We took a wrong turn, rather a right turn, on the way home from Florida, and ended up on Amelia Island. Nestled among centuries-old live oaks, majestic maritime forests, tranquil salt marshes and the beautiful blue waters of the Atlantic Ocean, Amelia Island Plantation exemplifies environmental sensitivity and the luxury of a leisure lifestyle as is life at Palm Beach Gardens, Florida, where we hung out for almost a month. We missed the snows that covered the northeast. Weather in south Florida is warm and sunny most days. Amelia Island, more north, in the Jacksonville area, sometimes has slightly cooler days. Still, it’s rare to see snow here.
We found the most amazing property here in Amelia, and it wasn’t a fancy hotel. It was a Fort. Built during the years of 1847 and 1864, on the northern end of the Island, at the Florida-Georgia border, it was built to guard the mouth of the St. Mary’s River, protect coastal and interior shipping, and defend the deep water port of Fernandina, Florida. Fort Clinch was built specifically to keep away invaders, built for war, not for safety.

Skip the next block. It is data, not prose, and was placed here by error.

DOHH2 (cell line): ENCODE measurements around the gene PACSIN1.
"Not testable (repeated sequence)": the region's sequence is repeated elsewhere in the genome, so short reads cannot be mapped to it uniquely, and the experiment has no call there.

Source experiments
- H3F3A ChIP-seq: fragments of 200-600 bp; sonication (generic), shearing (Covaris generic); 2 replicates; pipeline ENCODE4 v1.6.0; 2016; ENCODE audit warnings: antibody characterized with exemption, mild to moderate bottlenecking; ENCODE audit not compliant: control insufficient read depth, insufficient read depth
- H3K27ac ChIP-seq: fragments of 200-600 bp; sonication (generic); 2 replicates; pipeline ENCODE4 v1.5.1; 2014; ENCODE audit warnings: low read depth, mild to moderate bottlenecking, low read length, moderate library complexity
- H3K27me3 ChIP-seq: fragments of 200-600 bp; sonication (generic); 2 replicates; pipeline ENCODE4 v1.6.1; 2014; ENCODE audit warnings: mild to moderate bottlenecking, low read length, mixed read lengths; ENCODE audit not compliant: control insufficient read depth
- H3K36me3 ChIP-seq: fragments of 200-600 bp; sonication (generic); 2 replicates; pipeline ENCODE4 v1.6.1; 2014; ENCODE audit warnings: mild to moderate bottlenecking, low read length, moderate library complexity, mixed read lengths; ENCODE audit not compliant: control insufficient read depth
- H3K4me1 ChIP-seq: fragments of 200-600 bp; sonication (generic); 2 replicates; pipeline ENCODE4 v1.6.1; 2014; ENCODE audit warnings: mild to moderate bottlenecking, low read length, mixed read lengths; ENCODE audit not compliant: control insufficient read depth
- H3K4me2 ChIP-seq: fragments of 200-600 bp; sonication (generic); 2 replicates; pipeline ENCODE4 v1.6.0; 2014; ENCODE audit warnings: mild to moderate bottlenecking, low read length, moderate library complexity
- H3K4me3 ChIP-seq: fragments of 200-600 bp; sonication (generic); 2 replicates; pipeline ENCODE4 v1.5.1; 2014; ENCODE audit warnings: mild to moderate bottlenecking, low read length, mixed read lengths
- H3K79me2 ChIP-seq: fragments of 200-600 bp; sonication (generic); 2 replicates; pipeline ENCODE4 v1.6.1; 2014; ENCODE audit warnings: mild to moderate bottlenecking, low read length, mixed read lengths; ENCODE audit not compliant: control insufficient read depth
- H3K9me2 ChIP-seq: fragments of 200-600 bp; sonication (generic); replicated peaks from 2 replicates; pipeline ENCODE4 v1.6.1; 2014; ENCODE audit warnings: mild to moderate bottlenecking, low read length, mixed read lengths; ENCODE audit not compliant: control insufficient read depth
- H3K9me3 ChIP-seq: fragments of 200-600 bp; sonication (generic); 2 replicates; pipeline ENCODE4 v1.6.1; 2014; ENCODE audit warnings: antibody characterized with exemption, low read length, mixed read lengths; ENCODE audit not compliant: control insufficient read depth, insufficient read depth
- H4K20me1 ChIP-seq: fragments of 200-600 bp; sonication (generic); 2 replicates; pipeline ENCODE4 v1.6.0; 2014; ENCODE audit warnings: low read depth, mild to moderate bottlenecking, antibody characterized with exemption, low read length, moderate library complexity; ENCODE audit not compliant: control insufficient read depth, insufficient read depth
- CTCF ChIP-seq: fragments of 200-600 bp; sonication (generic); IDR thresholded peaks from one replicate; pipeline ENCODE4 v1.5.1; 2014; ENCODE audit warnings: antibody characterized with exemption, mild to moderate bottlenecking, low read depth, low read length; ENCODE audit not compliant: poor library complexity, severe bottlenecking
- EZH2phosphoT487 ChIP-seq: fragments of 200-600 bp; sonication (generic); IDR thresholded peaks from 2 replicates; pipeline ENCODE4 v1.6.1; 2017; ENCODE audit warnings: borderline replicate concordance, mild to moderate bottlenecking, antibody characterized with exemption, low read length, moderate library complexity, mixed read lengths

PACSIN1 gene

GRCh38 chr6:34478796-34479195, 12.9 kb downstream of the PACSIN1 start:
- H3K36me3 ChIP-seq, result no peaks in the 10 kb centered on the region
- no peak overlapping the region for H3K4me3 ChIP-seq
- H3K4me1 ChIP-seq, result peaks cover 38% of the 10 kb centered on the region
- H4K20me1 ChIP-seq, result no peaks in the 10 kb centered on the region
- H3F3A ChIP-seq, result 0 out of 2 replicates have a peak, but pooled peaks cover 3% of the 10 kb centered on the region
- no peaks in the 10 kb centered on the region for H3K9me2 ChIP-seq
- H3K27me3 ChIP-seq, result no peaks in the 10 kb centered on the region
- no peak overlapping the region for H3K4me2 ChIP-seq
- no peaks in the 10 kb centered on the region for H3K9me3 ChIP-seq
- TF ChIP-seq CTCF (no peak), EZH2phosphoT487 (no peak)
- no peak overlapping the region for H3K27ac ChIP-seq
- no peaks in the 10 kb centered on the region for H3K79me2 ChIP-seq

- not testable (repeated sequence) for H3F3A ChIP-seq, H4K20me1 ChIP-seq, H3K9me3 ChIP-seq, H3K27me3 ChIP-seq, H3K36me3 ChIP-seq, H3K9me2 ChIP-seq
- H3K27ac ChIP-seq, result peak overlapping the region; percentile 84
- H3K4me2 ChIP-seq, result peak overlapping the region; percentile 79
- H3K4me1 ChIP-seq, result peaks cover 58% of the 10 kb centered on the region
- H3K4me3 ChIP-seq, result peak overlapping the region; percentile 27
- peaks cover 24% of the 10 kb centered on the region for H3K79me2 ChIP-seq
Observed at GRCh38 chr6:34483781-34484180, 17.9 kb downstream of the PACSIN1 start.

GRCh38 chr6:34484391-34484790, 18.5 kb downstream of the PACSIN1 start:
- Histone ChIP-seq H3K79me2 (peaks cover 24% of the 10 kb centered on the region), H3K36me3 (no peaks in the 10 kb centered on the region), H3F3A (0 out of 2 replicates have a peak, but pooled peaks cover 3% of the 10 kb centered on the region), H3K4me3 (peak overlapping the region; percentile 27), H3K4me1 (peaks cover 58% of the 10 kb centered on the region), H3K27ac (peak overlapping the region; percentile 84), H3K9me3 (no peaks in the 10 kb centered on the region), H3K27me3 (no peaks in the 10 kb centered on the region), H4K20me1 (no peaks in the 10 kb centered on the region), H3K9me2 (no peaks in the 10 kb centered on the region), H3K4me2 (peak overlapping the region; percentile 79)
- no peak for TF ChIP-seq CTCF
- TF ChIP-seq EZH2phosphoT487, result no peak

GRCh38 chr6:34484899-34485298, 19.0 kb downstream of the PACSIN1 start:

Visitors are encouraged to take the three mile drive to the property that is right on the banks of the St. Mary’s River. We walked through the buildings, walked on the buildings.
Active fireplaces this day, I smelled the smoke from the several chimneys at the tops of the buildings.
Roofs were clad in steel, and dropped in the middle, as you can see here, to catch rainwater. The water flowed into opening at either end of the roof, piped into holding tanks in the ground.
A water pump made water accessible.
I thought about the men that bed down there.
That is, if and when the men were still alive, and needed a place to rest their weary bodies.
It rippled and stood at attention like a soldier on a mission.
Never fully completed, the fort still served as a military post during the Civil War, Spanish-American War and World War II.
Imagine yourself here cooking for the soldiers. They do have reenactments. A great place to visit and participate in life of 1864.
Do I have your curiosity? You can visit, and find a place to stay in this magnificent part of our country.